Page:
Over five decades designer Ritu Kumar undertook several trips to study textiles from different regions. In an upcoming book series, she shares those experiences.
Excerpts from an interview:
Tell us about your new book series.
For over five decades I have travelled the world, fuelled by a passion for studying textiles and the cultures that they represent. My journeys have taken me through Europe and Asia, studying historical Indian textile collections and contemporary traditions of hand-making.... They have given me a unique perspective on textile-producing regions and their lesser-known histories, bringing alive the cultural connections which exist between geographically distant areas.... In an upcoming series of publications, these are presented as detailed travelogues forming both professional memoirs and personal musings.
Have you decided on a title for the series?
The publisher is Seagull; still pondering over the name.
You have mentioned the cultural connect between geographically distant areas. Can you cite an example?
In the first chapter, I am highlighting Ikat—a craft connect that exists between Uzbekistan and Odisha. Ikat is a weaving style common to many world cultures. Being one of the oldest forms of textile crafts, it was introduced in southeast Asian countries. Ikat robes were a royal prerogative for the rulers of the various city-states and their families.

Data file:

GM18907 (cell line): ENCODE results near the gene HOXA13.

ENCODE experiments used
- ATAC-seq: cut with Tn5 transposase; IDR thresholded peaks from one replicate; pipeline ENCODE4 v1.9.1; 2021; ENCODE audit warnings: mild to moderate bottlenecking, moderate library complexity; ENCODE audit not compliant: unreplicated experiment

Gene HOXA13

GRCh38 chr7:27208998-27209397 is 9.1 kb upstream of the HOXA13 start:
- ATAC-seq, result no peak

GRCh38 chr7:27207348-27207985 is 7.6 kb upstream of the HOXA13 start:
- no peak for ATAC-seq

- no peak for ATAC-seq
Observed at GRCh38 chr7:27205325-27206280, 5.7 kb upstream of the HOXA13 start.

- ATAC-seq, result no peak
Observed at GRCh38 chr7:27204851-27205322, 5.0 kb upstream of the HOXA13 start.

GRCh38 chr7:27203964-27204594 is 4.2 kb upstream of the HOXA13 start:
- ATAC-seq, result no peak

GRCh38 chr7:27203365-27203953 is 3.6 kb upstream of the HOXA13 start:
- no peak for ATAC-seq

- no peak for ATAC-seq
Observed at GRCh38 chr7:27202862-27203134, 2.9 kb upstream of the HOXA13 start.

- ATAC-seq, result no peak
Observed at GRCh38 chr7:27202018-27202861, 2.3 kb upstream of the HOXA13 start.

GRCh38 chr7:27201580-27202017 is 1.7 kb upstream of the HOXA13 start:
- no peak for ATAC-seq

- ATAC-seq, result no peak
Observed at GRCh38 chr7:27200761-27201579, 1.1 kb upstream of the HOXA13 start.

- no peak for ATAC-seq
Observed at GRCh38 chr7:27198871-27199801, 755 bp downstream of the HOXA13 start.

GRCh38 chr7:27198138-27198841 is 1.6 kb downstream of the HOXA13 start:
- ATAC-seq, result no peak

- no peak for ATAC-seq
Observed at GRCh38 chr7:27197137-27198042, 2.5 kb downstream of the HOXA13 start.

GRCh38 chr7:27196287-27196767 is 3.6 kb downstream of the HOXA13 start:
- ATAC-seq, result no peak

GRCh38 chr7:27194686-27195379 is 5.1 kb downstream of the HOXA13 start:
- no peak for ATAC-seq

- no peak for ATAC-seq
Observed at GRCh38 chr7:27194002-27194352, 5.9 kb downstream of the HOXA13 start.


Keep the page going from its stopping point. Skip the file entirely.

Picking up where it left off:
Tell the different regions that are featured in the series.
The forthcoming series will look at the regions of Uzbekistan, Odisha, Kashmir, Banaras, Bengal, Bhutan, Burma, Tamil Nadu, Masulipatnam, Goa, Maharashtra, Gujarat and Rajasthan.
What are the different elements that will be offered for the readers?
Moving from commentaries on natural landscapes, to cuisine and architecture, the books also relate stories of my encounters with individuals. These excerpts are illustrated with a variety of visual material, and include vintage textiles, memorabilia, and impressionist mixed-media collages.... The mixed-media collages are an attempt to take the viewer into some of these physical environments, evoking the grass-root origins of complex textile techniques, which have been passed down centuries through traditional artisan-craft guides and lineages of families.